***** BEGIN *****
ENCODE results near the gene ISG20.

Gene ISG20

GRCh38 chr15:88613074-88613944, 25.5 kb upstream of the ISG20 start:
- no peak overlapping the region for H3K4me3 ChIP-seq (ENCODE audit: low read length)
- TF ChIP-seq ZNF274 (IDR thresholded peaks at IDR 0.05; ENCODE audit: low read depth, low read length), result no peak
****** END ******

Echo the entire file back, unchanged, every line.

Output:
ENCODE results near the gene ISG20.

Gene ISG20

GRCh38 chr15:88613074-88613944, 25.5 kb upstream of the ISG20 start:
- no peak overlapping the region for H3K4me3 ChIP-seq (ENCODE audit: low read length)
- TF ChIP-seq ZNF274 (IDR thresholded peaks at IDR 0.05; ENCODE audit: low read depth, low read length), result no peak